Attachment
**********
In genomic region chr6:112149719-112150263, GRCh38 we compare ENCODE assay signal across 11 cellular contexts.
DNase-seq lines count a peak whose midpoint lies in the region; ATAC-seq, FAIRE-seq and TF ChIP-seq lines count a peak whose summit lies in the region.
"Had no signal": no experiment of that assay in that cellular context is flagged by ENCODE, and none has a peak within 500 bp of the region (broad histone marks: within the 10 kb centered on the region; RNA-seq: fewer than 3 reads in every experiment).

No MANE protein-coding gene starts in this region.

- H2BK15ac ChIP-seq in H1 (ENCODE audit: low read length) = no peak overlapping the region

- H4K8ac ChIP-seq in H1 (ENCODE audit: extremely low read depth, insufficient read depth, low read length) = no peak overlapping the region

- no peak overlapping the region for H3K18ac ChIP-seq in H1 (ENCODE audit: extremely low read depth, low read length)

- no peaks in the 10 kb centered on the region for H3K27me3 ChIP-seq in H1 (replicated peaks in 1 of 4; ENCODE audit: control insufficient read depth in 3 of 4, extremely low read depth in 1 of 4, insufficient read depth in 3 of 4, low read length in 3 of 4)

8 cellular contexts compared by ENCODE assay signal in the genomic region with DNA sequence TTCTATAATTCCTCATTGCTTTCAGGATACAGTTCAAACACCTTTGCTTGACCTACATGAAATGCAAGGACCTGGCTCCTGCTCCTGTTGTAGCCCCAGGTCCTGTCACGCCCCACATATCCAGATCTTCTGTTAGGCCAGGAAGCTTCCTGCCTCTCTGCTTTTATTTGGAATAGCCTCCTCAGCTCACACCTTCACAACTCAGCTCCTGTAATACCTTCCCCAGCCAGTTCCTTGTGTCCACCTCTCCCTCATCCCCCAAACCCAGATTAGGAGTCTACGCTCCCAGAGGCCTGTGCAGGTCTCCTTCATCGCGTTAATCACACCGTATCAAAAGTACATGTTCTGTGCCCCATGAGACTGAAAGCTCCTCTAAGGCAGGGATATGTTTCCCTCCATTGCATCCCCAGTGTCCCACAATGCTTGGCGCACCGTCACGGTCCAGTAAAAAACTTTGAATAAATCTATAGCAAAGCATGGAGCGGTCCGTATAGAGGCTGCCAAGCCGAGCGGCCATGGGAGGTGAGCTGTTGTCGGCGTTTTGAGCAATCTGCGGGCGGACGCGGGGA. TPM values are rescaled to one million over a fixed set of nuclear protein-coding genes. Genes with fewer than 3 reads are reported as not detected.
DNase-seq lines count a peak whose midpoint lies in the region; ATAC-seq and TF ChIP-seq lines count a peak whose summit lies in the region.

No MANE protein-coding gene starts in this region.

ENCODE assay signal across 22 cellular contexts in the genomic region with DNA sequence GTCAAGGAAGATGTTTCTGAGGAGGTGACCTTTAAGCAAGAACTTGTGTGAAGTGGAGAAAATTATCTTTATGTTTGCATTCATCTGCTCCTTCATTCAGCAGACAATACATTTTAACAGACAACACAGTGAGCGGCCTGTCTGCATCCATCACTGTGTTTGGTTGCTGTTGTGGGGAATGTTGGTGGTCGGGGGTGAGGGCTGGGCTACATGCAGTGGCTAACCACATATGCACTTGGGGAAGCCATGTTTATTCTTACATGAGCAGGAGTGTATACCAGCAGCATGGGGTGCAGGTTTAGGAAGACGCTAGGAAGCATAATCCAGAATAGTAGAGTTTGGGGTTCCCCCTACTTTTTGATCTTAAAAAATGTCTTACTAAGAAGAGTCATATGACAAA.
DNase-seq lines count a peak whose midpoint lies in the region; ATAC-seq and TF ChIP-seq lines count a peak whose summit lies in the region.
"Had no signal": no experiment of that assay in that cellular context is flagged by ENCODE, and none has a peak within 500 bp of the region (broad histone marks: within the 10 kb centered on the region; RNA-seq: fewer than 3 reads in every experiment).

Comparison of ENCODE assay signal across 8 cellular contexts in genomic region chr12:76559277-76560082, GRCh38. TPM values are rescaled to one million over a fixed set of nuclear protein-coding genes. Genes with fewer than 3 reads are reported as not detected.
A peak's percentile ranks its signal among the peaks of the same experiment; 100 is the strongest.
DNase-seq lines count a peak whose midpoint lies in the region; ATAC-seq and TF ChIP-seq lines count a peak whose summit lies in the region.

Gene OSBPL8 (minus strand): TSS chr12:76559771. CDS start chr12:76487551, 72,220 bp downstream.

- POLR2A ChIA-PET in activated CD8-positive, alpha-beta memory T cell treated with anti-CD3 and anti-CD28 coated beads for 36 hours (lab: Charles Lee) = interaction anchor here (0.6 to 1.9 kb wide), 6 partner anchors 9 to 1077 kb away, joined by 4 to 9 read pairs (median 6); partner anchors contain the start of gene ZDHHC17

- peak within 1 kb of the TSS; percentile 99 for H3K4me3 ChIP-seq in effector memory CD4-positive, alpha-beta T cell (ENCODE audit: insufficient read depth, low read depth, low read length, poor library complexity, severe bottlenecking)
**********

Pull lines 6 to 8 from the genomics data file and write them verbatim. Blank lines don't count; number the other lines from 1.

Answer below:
- H4K8ac ChIP-seq in H1 (ENCODE audit: extremely low read depth, insufficient read depth, low read length) = no peak overlapping the region

- no peak overlapping the region for H3K18ac ChIP-seq in H1 (ENCODE audit: extremely low read depth, low read length)

- no peaks in the 10 kb centered on the region for H3K27me3 ChIP-seq in H1 (replicated peaks in 1 of 4; ENCODE audit: control insufficient read depth in 3 of 4, extremely low read depth in 1 of 4, insufficient read depth in 3 of 4, low read length in 3 of 4)